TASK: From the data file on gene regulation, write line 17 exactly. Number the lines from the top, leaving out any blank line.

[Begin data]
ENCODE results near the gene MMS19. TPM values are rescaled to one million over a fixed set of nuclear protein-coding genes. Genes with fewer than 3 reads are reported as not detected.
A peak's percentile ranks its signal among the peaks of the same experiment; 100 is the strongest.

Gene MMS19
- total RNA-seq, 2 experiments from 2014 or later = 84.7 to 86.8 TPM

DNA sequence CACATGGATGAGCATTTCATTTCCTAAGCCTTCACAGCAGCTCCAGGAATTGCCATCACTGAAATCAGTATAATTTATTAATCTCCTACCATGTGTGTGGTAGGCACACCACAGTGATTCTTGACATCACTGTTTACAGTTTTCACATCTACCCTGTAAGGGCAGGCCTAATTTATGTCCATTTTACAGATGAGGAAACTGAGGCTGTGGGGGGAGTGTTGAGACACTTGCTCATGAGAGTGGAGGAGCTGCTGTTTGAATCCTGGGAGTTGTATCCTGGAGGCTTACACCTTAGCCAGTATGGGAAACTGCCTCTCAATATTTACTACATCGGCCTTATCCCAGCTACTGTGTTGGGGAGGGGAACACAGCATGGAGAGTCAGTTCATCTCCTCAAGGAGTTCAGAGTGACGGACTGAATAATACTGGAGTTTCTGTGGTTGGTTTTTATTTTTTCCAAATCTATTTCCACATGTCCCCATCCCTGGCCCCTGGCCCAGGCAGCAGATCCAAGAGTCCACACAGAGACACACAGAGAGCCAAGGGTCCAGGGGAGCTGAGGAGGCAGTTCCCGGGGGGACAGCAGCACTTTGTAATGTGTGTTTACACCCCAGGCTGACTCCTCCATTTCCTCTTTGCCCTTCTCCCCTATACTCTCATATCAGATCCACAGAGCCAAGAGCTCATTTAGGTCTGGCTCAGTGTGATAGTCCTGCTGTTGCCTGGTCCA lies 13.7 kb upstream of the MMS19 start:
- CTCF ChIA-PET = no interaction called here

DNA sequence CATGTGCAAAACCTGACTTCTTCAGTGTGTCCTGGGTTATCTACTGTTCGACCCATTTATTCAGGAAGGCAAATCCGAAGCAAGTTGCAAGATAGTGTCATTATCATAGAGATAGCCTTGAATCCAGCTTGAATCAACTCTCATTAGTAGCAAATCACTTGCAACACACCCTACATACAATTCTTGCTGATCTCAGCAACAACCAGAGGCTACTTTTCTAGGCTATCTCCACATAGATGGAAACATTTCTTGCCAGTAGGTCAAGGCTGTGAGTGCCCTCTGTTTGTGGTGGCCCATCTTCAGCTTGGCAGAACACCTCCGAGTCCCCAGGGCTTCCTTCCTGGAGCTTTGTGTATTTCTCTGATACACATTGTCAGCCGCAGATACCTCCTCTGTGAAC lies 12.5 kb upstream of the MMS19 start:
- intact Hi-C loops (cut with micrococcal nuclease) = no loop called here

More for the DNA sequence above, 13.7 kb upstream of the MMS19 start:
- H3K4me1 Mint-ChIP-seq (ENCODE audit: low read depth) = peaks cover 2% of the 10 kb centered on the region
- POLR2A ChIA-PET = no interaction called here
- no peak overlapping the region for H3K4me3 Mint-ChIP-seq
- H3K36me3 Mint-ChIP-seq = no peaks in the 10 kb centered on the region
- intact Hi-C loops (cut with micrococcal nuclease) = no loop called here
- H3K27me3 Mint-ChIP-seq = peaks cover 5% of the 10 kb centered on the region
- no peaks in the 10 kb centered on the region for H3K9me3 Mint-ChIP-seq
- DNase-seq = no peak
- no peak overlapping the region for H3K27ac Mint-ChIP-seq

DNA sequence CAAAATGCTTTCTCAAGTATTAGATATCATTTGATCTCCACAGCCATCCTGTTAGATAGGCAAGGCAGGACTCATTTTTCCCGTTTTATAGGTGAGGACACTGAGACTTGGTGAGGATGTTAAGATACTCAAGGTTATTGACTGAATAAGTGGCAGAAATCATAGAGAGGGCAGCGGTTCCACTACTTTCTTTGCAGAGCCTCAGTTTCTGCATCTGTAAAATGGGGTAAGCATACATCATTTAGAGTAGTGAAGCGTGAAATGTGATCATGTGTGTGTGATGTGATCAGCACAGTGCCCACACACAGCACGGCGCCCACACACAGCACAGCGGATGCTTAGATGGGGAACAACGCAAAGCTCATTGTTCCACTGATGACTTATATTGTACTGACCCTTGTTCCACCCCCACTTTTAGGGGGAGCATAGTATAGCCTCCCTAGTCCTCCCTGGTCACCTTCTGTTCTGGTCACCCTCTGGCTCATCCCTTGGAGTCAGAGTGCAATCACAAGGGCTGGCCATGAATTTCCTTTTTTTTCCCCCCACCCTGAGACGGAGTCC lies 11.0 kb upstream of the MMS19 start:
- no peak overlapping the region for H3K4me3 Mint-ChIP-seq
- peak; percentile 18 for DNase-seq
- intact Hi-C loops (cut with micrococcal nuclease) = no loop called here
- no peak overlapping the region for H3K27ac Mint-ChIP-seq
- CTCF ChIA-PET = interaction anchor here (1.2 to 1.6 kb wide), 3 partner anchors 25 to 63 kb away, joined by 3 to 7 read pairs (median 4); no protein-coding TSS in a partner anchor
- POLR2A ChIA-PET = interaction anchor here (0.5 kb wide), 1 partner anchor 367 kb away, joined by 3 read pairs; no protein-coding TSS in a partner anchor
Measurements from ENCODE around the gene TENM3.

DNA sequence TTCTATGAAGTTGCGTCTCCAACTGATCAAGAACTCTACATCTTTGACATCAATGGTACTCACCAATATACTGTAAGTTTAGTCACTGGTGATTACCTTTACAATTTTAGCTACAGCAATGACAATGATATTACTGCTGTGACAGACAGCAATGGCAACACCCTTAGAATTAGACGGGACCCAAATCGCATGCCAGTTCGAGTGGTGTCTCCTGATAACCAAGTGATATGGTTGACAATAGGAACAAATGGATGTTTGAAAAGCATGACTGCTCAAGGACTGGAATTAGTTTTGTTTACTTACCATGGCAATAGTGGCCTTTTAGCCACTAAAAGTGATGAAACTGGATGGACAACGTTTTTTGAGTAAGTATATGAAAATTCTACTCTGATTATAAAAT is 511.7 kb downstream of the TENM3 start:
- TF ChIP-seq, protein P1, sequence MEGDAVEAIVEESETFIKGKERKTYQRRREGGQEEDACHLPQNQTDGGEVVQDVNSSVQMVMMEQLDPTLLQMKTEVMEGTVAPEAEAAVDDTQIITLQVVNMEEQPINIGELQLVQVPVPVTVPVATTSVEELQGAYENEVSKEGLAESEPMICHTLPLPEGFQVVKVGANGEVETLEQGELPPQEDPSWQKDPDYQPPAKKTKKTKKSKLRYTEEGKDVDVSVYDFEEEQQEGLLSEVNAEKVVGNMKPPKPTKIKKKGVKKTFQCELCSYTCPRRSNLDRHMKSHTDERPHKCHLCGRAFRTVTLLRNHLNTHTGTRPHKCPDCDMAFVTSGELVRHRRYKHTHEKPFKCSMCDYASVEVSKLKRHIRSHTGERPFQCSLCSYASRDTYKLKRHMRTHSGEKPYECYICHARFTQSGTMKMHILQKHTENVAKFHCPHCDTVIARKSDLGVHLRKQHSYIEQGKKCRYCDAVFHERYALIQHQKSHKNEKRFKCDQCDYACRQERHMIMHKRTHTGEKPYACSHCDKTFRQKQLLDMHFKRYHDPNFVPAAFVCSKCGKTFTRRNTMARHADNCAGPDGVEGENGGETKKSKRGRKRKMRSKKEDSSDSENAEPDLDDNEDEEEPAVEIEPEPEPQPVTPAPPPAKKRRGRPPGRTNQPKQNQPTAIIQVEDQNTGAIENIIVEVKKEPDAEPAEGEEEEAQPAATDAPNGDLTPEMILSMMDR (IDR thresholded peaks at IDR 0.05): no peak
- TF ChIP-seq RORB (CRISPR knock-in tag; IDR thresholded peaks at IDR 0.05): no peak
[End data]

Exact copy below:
- DNase-seq = no peak